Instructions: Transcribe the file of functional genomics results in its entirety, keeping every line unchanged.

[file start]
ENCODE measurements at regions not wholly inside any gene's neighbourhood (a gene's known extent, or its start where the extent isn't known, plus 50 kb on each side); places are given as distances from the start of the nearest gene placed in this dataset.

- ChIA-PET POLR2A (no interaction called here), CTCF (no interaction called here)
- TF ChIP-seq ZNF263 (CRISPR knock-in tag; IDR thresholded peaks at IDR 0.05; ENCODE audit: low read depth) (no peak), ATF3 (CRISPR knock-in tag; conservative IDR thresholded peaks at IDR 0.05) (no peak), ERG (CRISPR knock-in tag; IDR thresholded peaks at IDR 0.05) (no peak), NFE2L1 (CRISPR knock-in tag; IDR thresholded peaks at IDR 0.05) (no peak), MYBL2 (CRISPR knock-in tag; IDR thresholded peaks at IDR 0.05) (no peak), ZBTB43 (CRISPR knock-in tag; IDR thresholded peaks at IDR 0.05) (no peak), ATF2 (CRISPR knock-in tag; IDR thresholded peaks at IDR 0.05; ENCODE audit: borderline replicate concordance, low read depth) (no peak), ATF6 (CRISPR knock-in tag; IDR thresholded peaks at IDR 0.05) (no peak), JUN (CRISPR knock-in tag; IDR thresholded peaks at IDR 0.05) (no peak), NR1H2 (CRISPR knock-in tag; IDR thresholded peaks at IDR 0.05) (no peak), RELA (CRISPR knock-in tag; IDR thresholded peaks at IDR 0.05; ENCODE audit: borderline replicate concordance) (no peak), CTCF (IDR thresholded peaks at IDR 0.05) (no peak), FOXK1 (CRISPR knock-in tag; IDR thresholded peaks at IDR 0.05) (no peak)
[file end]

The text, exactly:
ENCODE measurements at regions not wholly inside any gene's neighbourhood (a gene's known extent, or its start where the extent isn't known, plus 50 kb on each side); places are given as distances from the start of the nearest gene placed in this dataset.

- ChIA-PET POLR2A (no interaction called here), CTCF (no interaction called here)
- TF ChIP-seq ZNF263 (CRISPR knock-in tag; IDR thresholded peaks at IDR 0.05; ENCODE audit: low read depth) (no peak), ATF3 (CRISPR knock-in tag; conservative IDR thresholded peaks at IDR 0.05) (no peak), ERG (CRISPR knock-in tag; IDR thresholded peaks at IDR 0.05) (no peak), NFE2L1 (CRISPR knock-in tag; IDR thresholded peaks at IDR 0.05) (no peak), MYBL2 (CRISPR knock-in tag; IDR thresholded peaks at IDR 0.05) (no peak), ZBTB43 (CRISPR knock-in tag; IDR thresholded peaks at IDR 0.05) (no peak), ATF2 (CRISPR knock-in tag; IDR thresholded peaks at IDR 0.05; ENCODE audit: borderline replicate concordance, low read depth) (no peak), ATF6 (CRISPR knock-in tag; IDR thresholded peaks at IDR 0.05) (no peak), JUN (CRISPR knock-in tag; IDR thresholded peaks at IDR 0.05) (no peak), NR1H2 (CRISPR knock-in tag; IDR thresholded peaks at IDR 0.05) (no peak), RELA (CRISPR knock-in tag; IDR thresholded peaks at IDR 0.05; ENCODE audit: borderline replicate concordance) (no peak), CTCF (IDR thresholded peaks at IDR 0.05) (no peak), FOXK1 (CRISPR knock-in tag; IDR thresholded peaks at IDR 0.05) (no peak)